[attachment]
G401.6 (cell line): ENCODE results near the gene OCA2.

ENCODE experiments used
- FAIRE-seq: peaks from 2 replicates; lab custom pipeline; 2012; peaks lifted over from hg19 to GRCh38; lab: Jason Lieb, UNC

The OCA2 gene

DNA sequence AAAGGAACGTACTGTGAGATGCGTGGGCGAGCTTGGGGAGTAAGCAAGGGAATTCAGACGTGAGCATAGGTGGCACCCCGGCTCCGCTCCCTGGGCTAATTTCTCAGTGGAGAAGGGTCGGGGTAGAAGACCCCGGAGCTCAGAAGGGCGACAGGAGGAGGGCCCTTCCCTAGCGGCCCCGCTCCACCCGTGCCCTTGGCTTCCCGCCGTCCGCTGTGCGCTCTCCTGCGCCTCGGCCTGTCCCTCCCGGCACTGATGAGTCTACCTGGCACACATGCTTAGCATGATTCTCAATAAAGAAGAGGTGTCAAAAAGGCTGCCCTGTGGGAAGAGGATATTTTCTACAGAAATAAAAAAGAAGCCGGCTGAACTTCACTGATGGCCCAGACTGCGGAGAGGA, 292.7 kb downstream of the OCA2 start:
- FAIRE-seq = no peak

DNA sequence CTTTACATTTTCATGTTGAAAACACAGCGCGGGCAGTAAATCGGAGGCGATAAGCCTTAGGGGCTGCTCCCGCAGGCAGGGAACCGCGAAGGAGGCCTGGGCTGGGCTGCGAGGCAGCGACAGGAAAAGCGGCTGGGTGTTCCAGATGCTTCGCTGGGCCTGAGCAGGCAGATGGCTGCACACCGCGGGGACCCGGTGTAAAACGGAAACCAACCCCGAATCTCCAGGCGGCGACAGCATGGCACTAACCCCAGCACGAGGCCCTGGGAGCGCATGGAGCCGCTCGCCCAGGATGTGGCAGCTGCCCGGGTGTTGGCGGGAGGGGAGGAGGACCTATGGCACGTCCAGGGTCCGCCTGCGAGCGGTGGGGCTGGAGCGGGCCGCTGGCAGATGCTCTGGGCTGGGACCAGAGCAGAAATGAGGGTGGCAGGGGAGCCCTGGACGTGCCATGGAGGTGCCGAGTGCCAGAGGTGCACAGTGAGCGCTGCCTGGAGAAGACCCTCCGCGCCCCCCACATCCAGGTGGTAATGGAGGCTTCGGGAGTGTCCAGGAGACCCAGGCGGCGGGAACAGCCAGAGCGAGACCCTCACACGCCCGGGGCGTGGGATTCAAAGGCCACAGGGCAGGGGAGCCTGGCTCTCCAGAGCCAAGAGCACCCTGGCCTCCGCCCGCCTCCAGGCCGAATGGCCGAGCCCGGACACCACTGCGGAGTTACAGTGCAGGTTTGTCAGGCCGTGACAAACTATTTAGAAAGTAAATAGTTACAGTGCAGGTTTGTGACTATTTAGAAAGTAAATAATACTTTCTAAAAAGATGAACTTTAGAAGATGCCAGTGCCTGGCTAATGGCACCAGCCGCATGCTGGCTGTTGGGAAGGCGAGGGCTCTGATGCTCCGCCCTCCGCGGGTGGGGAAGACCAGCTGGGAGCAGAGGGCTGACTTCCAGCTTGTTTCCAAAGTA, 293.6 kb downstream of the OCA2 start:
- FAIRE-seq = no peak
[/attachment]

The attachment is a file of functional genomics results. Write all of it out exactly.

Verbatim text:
G401.6 (cell line): ENCODE results near the gene OCA2.

ENCODE experiments used
- FAIRE-seq: peaks from 2 replicates; lab custom pipeline; 2012; peaks lifted over from hg19 to GRCh38; lab: Jason Lieb, UNC

The OCA2 gene

DNA sequence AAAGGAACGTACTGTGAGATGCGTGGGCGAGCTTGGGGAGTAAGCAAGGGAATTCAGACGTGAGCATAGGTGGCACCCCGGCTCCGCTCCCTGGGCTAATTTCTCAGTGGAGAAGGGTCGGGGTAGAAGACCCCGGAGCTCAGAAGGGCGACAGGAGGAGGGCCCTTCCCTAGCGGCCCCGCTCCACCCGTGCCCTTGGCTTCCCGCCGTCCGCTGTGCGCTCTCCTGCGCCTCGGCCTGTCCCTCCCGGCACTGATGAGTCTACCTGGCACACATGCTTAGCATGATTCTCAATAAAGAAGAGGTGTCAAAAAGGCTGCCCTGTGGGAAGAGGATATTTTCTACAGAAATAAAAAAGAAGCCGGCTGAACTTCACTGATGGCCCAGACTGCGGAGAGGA, 292.7 kb downstream of the OCA2 start:
- FAIRE-seq = no peak

DNA sequence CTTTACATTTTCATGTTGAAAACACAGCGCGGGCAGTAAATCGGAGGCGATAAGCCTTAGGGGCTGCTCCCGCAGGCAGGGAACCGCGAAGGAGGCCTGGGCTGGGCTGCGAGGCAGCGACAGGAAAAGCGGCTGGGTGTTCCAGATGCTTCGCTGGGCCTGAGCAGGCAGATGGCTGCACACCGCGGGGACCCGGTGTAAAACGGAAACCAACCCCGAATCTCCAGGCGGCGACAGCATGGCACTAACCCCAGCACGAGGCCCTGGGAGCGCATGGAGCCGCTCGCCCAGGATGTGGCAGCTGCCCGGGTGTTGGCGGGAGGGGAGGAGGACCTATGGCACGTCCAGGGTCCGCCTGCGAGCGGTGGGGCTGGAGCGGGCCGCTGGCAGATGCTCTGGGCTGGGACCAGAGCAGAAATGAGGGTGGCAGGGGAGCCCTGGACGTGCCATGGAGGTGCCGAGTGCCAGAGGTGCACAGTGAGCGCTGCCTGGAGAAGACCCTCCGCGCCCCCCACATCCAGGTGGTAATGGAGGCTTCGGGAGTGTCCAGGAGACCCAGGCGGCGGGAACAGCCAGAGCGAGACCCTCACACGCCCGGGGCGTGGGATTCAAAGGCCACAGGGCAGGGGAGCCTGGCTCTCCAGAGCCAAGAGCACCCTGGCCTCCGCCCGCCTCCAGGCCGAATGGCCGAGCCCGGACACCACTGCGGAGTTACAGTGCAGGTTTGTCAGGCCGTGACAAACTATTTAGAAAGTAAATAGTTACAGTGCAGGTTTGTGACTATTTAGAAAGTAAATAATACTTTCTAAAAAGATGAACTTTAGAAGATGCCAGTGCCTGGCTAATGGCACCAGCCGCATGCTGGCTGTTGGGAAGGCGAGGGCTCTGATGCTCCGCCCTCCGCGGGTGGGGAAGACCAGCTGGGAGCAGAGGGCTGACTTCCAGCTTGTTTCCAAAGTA, 293.6 kb downstream of the OCA2 start:
- FAIRE-seq = no peak